Andal is one of the most extraordinary personalities in religious history. She is known in her native tongue of Tamil as an Alvar, one who is "immersed" in the depths of enjoyment of God, the omnipresent mysterious One. Tradition reckons 12 Alvars
, of which Andal is the only female. Between the fifth and ninth centuries, in the Tamil-speaking region of South India, these saints revitalized the Indian religious milieu, sparking a renewal of devotional worship throughout the subcontinent.
Traveling from place to place, from temple to temple, from holy site to holy site, they composed exceedingly beautiful poetry to their Divine Beloved, Vishnu, as an expression of their love for Him. Anyone can see why their poetry was so attractive; at once both impassioned and philosophical, their words cut across all barriers of caste and class, attracting all to their faith. In doing so, they sculpted a new religious heritage of intensely emotional bhakti, or love of the Divine, whose impact is still felt today in the Indian religious life. Andal, whose life and poetry are celebrated every December-January, is the most visible contributor to this heritage.
A devout brahmin named Vishnucitta (Also called as Periyalvar)
lived in Villiputtur, a town near Madurai saw a beautiful girl baby in his flower garden, under Tulasi plant. Having no family of his own, Vishnucitta felt it was God's grace that gave him this child and named her Godai, or "gift of Mother Earth."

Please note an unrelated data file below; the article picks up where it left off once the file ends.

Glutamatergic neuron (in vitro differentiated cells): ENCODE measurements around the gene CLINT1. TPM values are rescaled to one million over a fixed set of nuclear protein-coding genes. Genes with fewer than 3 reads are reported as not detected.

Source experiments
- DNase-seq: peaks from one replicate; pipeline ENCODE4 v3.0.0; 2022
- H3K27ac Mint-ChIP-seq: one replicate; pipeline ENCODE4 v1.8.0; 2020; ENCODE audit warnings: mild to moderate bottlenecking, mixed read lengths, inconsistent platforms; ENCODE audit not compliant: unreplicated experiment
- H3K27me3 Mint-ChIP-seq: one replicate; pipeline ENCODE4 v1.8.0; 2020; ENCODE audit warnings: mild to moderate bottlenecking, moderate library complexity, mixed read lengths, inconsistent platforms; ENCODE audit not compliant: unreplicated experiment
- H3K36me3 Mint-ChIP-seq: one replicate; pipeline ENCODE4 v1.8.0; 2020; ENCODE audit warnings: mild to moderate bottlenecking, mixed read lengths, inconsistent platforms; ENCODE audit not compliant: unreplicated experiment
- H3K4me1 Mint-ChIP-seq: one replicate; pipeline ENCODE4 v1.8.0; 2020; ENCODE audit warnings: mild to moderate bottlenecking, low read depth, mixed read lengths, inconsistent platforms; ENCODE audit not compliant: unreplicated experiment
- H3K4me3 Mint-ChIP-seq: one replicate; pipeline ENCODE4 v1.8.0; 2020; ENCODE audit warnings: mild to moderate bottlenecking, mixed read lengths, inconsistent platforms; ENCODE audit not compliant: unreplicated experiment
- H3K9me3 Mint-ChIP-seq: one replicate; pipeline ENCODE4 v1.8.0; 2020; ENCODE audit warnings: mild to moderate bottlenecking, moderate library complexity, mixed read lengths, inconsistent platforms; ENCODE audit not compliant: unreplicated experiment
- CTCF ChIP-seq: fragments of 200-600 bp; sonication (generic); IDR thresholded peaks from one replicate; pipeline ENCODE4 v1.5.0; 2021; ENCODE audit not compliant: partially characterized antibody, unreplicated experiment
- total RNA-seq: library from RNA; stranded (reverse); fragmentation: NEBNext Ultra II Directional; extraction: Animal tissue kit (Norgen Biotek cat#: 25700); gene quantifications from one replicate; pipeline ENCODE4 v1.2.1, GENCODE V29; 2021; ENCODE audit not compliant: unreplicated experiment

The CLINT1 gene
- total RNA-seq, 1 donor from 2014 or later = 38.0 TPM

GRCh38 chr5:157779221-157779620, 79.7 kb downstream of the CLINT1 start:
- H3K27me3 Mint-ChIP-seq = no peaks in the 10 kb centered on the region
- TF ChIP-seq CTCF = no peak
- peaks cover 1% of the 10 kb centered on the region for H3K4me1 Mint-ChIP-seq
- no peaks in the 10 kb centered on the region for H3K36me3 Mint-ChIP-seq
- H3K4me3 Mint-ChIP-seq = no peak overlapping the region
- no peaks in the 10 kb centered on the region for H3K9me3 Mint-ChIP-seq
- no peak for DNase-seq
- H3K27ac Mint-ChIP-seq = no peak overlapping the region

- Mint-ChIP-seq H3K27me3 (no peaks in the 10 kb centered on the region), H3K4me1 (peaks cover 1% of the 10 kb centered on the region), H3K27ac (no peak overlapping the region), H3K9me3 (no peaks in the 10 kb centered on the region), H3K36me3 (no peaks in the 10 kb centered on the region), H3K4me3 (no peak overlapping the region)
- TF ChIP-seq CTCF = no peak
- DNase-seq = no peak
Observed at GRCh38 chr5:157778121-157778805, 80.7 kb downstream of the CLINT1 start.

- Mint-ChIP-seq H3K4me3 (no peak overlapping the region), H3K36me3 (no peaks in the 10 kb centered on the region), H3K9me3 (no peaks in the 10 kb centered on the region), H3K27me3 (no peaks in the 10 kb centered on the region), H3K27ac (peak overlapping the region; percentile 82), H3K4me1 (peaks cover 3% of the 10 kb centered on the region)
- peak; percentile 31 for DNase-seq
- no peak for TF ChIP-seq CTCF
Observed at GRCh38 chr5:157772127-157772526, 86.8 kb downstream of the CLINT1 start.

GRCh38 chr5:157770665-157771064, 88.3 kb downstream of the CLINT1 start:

Filled with joy, he took her home and raised her as his own. "Godai" became one of the famous Alvars and was later called as "Andal". Meaning of "Andal" is, the girl who "ruled" over the Lord
Andal composed two works in her short life. Both are in Tamil and are unique in their literary, philosophical, religious, and artistic content. Her contribution is even more remarkable considering that she was a teenage girl when she composed these poems, at a time when there is no other record of Tamil women composing poetry. They are Tiruppavai
and Nacciyar Tirumoli
.Goddess Andal Gayathri :
Om Vishnu Chiththa-maajaya Vidhmahe
Ranga Pathniyaicha Dheemahe
Thanno Godha Prachodayath
Andal - Thanjavur Paintings are made on canvases (wooden plank with layer of cloth). The cloth is then evenly coated with a paste of limestone and a binding medium and let to dry. The artist then draws a detailed sketch of the painting on the canvas. A paste, made of limestone and a binding medium, is used to create 3D effect in embellishing and ornamenting the theme using a brush. Gold leaves and gems of varied hues are used in selected areas like pillars, arches, thrones, dresses, etc. The shine and glean of the gold leaves used by the Thanjavur style paintings last forever. Finally, colours are applied on the sketch. Standard wooden frame is used to house the paintings.
Beautiful paintings of Andal can be given as a gift for Marriage and other functions. Andal Paintings can also be kept in the pooja room.